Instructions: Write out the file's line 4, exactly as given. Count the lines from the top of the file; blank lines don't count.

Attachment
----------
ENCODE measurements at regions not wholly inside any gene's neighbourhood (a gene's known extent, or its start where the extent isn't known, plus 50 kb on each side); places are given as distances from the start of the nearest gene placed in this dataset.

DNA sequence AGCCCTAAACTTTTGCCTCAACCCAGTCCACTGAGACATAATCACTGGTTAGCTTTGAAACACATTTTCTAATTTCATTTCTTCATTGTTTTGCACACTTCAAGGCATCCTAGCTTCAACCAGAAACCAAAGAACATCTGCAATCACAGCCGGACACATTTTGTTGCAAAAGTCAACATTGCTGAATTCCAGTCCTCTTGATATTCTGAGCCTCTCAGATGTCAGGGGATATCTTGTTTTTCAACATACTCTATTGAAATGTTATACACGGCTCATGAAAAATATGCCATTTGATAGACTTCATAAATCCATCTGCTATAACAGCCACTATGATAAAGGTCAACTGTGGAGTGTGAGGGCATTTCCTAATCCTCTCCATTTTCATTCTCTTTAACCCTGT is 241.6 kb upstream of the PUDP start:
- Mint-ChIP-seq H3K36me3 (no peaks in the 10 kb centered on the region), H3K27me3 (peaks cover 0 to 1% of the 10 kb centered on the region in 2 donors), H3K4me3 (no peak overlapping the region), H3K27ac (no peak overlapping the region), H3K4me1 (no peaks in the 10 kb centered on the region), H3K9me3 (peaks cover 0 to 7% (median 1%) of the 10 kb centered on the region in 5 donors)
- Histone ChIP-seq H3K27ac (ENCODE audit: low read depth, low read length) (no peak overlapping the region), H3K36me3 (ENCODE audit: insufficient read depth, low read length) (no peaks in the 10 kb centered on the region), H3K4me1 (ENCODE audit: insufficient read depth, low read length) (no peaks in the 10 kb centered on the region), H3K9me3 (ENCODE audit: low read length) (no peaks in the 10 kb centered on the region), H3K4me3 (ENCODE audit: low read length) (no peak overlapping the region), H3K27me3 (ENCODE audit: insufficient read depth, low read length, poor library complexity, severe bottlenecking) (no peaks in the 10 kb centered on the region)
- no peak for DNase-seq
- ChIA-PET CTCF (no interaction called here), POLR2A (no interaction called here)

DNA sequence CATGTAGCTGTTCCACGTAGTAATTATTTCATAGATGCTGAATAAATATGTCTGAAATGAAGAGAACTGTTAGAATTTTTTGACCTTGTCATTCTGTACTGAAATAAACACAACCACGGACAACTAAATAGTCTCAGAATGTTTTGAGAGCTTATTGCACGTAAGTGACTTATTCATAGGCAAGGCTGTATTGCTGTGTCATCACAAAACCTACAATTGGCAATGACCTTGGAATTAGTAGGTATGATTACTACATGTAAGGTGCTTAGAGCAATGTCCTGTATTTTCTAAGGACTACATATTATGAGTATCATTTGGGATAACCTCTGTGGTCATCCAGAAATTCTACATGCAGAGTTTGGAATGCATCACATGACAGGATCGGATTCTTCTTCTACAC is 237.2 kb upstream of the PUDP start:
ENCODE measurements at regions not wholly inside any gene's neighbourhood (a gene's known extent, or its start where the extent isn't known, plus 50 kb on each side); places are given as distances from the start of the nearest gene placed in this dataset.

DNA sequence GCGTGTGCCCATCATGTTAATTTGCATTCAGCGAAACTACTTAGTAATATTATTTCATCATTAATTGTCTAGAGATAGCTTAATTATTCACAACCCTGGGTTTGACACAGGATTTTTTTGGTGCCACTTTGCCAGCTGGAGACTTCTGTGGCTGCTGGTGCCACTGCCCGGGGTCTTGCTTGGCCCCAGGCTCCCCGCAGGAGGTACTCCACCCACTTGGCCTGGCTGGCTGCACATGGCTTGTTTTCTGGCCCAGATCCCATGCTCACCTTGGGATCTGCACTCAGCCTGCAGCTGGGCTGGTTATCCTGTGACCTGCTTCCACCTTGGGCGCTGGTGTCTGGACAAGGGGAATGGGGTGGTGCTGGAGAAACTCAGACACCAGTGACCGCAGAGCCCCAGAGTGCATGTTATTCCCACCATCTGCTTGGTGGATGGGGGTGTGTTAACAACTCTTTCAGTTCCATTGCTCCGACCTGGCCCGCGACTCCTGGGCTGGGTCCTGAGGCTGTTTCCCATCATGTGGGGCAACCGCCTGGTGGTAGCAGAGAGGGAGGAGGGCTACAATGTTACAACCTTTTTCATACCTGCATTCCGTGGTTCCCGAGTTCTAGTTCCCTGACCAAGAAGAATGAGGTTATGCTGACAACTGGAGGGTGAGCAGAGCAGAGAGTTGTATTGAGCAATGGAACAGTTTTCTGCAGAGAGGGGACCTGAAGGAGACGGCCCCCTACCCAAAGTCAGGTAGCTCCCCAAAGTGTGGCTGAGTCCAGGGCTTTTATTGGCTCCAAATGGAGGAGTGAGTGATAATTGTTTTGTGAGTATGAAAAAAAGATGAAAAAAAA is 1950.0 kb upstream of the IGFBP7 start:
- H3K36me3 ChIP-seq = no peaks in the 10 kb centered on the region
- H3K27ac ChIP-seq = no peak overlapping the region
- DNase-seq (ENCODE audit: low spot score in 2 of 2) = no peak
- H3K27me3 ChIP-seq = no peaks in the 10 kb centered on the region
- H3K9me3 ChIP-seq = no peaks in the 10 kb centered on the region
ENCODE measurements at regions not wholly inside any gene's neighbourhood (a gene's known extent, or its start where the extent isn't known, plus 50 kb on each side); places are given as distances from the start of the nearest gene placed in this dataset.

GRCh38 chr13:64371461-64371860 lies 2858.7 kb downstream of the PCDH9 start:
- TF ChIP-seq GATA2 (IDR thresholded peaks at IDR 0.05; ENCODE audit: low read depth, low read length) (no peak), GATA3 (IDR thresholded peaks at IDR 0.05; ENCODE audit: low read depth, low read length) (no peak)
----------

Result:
- Histone ChIP-seq H3K27ac (ENCODE audit: low read depth, low read length) (no peak overlapping the region), H3K36me3 (ENCODE audit: insufficient read depth, low read length) (no peaks in the 10 kb centered on the region), H3K4me1 (ENCODE audit: insufficient read depth, low read length) (no peaks in the 10 kb centered on the region), H3K9me3 (ENCODE audit: low read length) (no peaks in the 10 kb centered on the region), H3K4me3 (ENCODE audit: low read length) (no peak overlapping the region), H3K27me3 (ENCODE audit: insufficient read depth, low read length, poor library complexity, severe bottlenecking) (no peaks in the 10 kb centered on the region)